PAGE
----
The aim of the project
The CHRIS project (Countering Human Radicalisation In School) is missioned to contribute to the prevention of radicalization in lower secondary school. This is done by taking radicalization prevention to a didactic level (how learning and education is organised in schools), and hereby aims at providing young people with solid didactics, work forms and learning approaches that offer them stable and exciting narratives, identities and missions preventing them from the (potential) need of a radical identity.
The CHRIS innovation falls into four mutually reinforcing innovation measures:
Radicalisation and Identity
- The first innovation of the CHRIS project is to link the creation of radicalisation potential directly to the teenage years and to the formation of identity. The identity processes that are particularly relevant in the CHRIS project relate to matters of belonging, of having a mission in life and of being able to express oneself.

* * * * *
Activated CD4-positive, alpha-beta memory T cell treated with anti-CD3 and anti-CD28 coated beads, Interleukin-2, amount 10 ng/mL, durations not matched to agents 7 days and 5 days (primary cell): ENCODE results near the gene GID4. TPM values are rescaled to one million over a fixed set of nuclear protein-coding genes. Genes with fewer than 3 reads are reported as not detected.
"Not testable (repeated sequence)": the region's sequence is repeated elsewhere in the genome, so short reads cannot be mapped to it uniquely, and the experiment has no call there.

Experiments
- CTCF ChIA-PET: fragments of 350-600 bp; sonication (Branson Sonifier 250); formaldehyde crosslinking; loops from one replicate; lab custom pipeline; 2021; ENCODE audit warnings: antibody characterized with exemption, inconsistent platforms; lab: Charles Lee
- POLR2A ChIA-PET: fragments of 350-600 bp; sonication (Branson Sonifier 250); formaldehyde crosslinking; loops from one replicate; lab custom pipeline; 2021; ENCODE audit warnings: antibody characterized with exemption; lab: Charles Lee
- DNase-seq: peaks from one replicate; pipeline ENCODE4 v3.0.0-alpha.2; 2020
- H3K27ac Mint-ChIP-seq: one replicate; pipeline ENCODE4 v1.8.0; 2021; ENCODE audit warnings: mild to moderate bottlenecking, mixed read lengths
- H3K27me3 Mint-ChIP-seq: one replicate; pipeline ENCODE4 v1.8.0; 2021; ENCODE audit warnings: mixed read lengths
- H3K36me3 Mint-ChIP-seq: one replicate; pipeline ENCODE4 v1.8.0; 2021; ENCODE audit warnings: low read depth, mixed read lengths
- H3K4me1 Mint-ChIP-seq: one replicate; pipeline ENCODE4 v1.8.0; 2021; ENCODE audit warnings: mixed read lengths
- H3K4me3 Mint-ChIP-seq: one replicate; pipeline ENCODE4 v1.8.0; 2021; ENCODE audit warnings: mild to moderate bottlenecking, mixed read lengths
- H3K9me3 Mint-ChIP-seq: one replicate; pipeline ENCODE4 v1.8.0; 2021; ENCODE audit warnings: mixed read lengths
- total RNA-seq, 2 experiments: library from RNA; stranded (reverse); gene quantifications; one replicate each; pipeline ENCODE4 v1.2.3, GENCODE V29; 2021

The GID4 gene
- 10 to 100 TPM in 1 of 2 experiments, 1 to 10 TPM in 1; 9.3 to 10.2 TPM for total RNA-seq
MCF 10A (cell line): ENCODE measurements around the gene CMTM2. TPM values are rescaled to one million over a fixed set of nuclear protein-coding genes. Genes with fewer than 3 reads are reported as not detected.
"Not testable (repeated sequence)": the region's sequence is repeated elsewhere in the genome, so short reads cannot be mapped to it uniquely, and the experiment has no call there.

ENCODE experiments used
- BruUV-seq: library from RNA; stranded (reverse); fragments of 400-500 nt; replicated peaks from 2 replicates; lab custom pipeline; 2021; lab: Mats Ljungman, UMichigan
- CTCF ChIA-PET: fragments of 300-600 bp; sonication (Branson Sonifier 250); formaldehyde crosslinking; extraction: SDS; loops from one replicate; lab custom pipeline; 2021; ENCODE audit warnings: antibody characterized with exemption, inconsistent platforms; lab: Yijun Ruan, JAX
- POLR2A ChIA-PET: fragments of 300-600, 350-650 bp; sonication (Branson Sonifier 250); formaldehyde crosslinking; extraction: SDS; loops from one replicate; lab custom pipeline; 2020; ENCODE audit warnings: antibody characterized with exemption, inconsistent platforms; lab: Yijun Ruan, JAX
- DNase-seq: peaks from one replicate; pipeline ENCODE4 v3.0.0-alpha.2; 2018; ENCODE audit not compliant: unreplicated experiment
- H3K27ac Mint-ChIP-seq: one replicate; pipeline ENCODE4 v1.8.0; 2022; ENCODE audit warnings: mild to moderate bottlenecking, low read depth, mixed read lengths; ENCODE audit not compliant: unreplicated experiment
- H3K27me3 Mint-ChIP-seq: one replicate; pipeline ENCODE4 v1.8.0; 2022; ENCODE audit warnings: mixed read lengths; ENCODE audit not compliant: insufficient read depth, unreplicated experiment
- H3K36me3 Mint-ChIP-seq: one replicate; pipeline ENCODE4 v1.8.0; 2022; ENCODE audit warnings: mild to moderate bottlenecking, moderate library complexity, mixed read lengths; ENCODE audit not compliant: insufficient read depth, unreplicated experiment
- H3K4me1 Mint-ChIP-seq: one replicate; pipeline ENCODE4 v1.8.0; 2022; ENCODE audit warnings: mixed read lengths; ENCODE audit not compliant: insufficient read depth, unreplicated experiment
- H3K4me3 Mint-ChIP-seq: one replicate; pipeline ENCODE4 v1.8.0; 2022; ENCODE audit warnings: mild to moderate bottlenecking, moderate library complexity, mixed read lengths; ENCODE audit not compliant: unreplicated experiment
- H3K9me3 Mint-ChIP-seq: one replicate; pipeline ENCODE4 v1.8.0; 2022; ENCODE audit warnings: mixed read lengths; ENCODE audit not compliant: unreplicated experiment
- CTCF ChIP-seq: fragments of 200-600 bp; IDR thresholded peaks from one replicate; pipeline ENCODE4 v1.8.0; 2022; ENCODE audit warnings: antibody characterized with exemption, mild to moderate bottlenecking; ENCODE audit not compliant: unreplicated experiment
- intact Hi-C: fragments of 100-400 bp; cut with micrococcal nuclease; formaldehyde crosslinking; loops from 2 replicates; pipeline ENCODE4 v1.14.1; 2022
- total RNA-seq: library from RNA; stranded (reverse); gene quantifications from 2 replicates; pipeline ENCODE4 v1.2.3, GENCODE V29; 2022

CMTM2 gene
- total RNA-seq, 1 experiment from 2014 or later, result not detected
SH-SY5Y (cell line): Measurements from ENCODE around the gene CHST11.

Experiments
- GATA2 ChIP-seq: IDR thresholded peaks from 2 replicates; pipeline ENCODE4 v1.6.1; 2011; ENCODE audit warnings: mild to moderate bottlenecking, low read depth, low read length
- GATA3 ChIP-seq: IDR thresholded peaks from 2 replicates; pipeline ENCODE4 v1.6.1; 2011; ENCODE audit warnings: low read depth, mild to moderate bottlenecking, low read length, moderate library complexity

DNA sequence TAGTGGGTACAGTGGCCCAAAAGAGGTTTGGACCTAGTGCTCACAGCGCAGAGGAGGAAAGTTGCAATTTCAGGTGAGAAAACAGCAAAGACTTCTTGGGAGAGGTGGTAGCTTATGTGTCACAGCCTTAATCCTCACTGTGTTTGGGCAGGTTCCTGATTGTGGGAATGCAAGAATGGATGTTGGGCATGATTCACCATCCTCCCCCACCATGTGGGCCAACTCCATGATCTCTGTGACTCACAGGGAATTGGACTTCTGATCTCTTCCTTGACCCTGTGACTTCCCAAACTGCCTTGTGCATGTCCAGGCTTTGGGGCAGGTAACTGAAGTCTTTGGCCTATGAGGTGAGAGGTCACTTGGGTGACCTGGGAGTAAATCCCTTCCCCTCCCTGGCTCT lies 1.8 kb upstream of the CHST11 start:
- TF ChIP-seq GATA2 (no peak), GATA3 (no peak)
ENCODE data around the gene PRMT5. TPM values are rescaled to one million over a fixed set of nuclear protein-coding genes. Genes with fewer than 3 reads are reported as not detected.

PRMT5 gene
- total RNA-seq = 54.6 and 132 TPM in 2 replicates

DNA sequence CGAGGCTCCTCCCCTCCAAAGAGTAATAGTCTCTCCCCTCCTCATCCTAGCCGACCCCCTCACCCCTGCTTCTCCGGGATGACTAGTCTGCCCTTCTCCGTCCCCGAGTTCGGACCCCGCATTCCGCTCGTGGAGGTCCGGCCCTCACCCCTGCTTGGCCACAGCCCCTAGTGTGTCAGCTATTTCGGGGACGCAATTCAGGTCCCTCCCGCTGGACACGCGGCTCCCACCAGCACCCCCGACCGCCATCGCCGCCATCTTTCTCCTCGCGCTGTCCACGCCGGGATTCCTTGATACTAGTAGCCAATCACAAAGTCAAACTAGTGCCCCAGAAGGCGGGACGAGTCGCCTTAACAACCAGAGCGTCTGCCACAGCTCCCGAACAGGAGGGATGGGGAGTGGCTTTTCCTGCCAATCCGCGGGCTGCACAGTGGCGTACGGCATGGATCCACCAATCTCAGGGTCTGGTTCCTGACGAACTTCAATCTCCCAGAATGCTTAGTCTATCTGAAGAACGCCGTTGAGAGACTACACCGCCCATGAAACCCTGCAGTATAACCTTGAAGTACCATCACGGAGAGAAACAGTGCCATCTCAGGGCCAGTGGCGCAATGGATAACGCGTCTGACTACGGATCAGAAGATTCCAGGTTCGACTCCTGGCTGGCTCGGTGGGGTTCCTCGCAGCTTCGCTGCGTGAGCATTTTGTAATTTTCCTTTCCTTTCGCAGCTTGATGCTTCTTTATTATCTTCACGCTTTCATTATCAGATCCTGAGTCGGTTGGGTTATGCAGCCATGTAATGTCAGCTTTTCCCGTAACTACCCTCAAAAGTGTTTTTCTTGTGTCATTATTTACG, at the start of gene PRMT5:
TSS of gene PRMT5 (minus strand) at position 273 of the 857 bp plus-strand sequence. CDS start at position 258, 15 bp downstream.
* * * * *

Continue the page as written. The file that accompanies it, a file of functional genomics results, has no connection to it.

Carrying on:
Radicalisation Prevention Didactics
- The second innovation of the CHRIS project is to take radicalisation-countering in schools to a didactic/methodological level - as a form of working and learning to be integrated, not in specific subjects, but into the interrelations between students and between students and teachers and into the school culture as a whole.
Radicalisation as a collective challenge
- The third innovation of the CHRIS project is to build the project and its approaches on the basic assumption that radicalisation is not an individual weakness or defect, but something that is deeply embedded in 21st century life and culture, and therefore a collective challenge affecting also identity formation in the teenage years.
- This approach obliges the project to work with the young people themselves as experts of their identity work and to engage them in the co-creation of efficient strategies for radicalisation-countering in schools.
Young students as co-creators
- The fourth innovation of the CHRIS project is therefore the radical involvement of the young people themselves as key players, not only as key deliverers of unfolded knowledge, but also as co-creators of possible solutions and directions.
The mission of the CHRIS project is therefore based on the following assumptions: Strategies based on work methods, learning methodologies and social learning mechanisms are more sustainable and life-wide efficient and have considerably stronger impact on identity and societal orientation than content delivery and periodic eventing.